Why blended and flipped learning


The 'why'

Most students in school today were born into an environment where personal computers and the internet are readily available, and information is just a keystroke or finger swipe away. Mobile phones, used to call, text, and browse the internet, have been carried in students’ pockets for years. Applications have allowed easier communication, more immersive entertainment, and even more effective education.
Recognizing this, educators have incorporated technology to transform their classrooms. Approaches to teaching and methodology have changed to fit the expectations placed upon the students, as well as allowing teachers to serve the various learning styles and interests of their students.
Today, blended learning is becoming a preferred teaching strategy for teachers of the earliest levels to those finishing high school and beyond. The popularity is a direct result of an effective combination of traditional delivery with online learning.
The need for incorporating blended learning approaches can involve those in each tier of the educational system. Schools may have staffing issues or budget limitations that require them to think beyond traditional brick-and-mortar classrooms. Environmental circumstances, such as pandemics and natural disasters, may cause a shift in instructional and learning approaches. Student socio-economic hurdles, medical issues or learning disabilities may create a need for instruction to be presented in alternative ways or at alternative times, so that exposure to content is available when the child is ready to learn.
Since blended learning is flexible and can help with satisfying the individualized needs of each student, districts, schools, and teachers can use this approach to be more effective in helping students make educational gains.
When properly implemented, blended learning can result in improved student success, satisfaction, and retention.
Furthermore, blended courses have proven to be among the most popular choices for students at institutions where they are offered. At first glance, this popularity seems intuitive because blended courses allow students and faculty to take advantage of much of the flexibility and convenience of an online course while retaining the benefits of the face-to-face classroom experience. Yet, where blended courses have succeeded, they have most often done so when strategically aligned with the missions and goals of your school, region or district.
The U.S. Department of Education’s recent 'Evaluation of Evidence-Based Practices in Online Learning' noted that:
'Students in online conditions performed modestly better, on average than those learning the same material through traditional face-to-face instruction” (p. xiv) and, notably, instruction combining online and face-to-face elements had a larger advantage relative to purely face-to-face instruction than did purely online instruction.'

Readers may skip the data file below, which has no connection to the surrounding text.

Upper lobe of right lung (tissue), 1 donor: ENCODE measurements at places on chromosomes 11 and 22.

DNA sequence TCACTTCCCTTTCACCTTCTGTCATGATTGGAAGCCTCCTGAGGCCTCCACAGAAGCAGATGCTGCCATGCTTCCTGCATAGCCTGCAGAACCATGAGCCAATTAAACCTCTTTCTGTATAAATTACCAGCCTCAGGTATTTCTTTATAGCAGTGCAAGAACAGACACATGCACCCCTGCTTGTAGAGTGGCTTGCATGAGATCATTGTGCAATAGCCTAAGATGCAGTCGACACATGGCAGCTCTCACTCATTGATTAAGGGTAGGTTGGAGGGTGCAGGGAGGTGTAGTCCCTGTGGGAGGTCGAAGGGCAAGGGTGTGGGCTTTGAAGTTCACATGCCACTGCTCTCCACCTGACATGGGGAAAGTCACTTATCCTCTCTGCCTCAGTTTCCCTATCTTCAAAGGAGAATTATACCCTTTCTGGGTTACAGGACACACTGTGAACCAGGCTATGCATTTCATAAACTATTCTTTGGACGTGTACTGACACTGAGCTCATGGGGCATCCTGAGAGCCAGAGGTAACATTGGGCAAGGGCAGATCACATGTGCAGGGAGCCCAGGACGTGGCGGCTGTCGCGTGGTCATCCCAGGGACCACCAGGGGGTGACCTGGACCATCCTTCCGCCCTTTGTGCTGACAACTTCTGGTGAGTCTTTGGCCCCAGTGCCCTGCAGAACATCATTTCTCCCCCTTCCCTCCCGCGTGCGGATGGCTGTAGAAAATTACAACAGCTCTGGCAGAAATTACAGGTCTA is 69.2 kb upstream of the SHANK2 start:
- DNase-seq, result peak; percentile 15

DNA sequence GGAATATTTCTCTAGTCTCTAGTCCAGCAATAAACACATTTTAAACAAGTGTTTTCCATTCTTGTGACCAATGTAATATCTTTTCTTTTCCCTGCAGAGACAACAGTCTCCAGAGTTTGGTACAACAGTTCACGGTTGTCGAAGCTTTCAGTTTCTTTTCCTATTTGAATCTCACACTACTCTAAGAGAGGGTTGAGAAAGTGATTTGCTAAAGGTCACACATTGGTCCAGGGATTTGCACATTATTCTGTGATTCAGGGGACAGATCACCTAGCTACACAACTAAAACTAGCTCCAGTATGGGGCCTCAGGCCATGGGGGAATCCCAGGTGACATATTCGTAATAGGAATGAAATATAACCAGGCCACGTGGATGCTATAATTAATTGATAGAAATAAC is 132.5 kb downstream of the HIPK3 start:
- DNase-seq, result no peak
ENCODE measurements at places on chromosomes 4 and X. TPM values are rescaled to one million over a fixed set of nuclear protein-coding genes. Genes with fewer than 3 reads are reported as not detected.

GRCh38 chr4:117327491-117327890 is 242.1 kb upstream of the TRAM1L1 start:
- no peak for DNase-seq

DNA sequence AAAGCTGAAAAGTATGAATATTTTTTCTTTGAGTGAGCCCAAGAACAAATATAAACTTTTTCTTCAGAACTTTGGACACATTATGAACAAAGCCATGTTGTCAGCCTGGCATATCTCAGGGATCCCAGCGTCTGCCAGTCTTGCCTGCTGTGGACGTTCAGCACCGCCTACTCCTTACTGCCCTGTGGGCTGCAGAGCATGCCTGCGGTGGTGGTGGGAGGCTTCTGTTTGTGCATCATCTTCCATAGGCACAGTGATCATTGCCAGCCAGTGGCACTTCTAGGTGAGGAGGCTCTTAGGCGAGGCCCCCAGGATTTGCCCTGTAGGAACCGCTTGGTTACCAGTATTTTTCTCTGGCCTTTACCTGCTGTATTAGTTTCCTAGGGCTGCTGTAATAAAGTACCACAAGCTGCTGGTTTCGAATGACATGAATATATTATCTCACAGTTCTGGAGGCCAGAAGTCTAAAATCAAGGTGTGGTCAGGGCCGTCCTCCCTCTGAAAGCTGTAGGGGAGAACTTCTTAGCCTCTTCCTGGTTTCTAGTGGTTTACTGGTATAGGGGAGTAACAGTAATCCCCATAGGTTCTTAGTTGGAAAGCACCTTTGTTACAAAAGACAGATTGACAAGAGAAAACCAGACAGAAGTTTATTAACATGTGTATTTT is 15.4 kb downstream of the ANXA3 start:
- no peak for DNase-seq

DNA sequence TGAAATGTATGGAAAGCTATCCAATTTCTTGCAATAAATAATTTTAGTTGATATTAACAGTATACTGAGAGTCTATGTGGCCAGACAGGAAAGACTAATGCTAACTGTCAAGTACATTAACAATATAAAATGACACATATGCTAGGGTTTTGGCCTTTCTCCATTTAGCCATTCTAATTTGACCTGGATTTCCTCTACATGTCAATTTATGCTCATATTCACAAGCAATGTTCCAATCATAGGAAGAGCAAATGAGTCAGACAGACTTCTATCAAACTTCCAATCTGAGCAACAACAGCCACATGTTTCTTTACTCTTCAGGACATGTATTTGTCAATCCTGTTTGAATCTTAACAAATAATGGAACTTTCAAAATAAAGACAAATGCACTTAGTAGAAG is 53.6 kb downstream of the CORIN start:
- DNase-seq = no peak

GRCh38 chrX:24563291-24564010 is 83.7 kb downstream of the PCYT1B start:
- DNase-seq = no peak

Not only do students perform better in blended courses, but the electronic resources inherent in the modality offer other advantages as well.
For example, student performance analytics can be used to study and better understand student learning. Data analytics can also identify students who need early intervention, thus increasing retention. The online tools available in blended courses can also significantly enhance student engagement, ensuring that all students participate in course discussions and benefit from collaborative learning.

Success stories

Traditional lectures and online course delivery tend to flow in one direction only. The instructor delivers the content to the students and they consume it. A blended approach allows a bidirectional flow of information that fosters greater interaction and communication between teacher and student, as well as between the students themselves.
Jennifer Rogers, in her study for the American Physiological Society (APS) stated that,
Greater than 95 percent of students enrolled in the blended course section earned course grades of C- or higher, compared with 82 percent of the large lecture sections and 81 percent in the online sections.
Furthermore, students who chose the blended format reported less end-of-semester anxiety than those who studied solely online, suggesting that there might be additional value in face-to-face engagement with faculty.
Kathleen Fulton, in her article 'Upside Down and Inside Out', listed the following advantages of the flipped classroom:
  • Students move at their own pace.
  • Doing “homework” in class gives teachers better insight into student difficulties and learning styles.